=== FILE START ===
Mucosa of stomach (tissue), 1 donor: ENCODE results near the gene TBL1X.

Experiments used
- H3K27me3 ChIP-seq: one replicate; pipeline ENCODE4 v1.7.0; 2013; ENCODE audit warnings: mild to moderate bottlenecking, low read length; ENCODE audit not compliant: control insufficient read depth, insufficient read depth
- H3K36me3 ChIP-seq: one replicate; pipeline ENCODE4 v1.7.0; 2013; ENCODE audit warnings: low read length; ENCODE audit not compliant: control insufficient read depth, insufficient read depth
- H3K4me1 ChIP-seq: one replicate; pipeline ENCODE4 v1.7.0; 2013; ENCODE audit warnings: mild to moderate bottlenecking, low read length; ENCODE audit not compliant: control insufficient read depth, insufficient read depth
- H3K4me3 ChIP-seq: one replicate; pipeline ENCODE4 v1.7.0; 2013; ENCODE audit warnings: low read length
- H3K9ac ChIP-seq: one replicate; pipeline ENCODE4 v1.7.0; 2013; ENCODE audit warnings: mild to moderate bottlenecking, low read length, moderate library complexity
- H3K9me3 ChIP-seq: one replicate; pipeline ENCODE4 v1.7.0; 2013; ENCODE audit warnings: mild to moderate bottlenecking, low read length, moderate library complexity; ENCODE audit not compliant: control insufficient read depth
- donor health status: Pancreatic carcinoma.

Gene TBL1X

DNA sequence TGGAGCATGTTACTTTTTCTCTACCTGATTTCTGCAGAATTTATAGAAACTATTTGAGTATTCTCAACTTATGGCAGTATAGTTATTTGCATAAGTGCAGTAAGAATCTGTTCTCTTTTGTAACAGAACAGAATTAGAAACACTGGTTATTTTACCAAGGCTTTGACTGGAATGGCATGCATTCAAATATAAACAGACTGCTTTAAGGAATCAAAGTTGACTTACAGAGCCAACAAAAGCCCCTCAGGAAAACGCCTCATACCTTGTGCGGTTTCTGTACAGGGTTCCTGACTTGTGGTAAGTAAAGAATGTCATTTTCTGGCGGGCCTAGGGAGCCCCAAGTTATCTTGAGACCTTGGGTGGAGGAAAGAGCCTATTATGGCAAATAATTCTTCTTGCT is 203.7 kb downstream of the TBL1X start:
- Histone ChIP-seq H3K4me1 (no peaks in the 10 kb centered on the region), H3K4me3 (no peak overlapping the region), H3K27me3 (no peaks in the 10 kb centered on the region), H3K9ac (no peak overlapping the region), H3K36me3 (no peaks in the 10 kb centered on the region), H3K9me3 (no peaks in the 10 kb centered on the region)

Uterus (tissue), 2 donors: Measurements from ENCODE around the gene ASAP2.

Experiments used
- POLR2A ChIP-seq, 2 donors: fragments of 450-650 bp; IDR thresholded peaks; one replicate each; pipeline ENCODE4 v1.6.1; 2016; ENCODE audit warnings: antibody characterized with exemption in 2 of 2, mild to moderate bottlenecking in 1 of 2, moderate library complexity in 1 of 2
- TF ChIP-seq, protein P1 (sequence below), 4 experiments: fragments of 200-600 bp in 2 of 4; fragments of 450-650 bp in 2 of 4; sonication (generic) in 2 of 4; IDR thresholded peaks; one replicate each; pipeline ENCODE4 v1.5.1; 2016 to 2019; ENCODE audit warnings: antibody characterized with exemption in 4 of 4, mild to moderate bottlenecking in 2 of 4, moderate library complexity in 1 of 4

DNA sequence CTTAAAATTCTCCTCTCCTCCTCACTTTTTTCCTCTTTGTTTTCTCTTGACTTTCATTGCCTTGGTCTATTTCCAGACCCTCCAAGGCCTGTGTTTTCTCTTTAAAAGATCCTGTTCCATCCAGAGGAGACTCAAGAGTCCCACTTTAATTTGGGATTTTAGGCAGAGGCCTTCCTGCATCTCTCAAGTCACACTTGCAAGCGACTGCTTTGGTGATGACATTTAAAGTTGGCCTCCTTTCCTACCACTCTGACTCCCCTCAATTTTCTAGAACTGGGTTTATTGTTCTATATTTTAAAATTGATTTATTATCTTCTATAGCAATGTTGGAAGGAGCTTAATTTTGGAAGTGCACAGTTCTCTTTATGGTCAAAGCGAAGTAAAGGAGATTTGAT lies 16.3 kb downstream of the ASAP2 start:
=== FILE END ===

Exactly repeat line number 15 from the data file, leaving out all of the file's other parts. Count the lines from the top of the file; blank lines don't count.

- POLR2A ChIP-seq, 2 donors: fragments of 450-650 bp; IDR thresholded peaks; one replicate each; pipeline ENCODE4 v1.6.1; 2016; ENCODE audit warnings: antibody characterized with exemption in 2 of 2, mild to moderate bottlenecking in 1 of 2, moderate library complexity in 1 of 2